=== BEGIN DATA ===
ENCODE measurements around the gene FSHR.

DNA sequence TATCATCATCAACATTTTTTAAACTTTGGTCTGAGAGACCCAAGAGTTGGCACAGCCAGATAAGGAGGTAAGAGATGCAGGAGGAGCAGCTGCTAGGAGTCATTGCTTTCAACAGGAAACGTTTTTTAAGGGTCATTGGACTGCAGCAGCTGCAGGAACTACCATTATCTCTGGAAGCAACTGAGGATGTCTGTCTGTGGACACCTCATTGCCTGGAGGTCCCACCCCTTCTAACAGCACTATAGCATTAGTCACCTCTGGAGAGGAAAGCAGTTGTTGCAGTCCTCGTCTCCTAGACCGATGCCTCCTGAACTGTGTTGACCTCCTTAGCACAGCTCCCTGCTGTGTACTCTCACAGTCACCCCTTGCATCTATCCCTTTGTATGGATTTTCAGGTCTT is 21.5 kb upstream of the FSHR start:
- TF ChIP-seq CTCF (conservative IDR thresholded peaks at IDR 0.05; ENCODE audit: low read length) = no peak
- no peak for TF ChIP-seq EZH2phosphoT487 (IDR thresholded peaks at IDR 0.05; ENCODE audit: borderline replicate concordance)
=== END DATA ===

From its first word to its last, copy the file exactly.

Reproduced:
ENCODE measurements around the gene FSHR.

DNA sequence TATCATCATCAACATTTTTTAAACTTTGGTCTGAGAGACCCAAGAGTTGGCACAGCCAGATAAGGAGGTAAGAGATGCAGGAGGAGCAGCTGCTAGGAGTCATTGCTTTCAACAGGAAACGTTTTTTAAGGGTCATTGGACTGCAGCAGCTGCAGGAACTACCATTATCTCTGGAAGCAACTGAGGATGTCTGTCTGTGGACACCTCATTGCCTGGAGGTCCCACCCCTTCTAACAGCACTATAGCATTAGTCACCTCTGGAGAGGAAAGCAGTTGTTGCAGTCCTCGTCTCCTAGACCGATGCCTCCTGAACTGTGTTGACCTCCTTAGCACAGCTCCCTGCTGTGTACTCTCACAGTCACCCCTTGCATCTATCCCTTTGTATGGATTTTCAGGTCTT is 21.5 kb upstream of the FSHR start:
- TF ChIP-seq CTCF (conservative IDR thresholded peaks at IDR 0.05; ENCODE audit: low read length) = no peak
- no peak for TF ChIP-seq EZH2phosphoT487 (IDR thresholded peaks at IDR 0.05; ENCODE audit: borderline replicate concordance)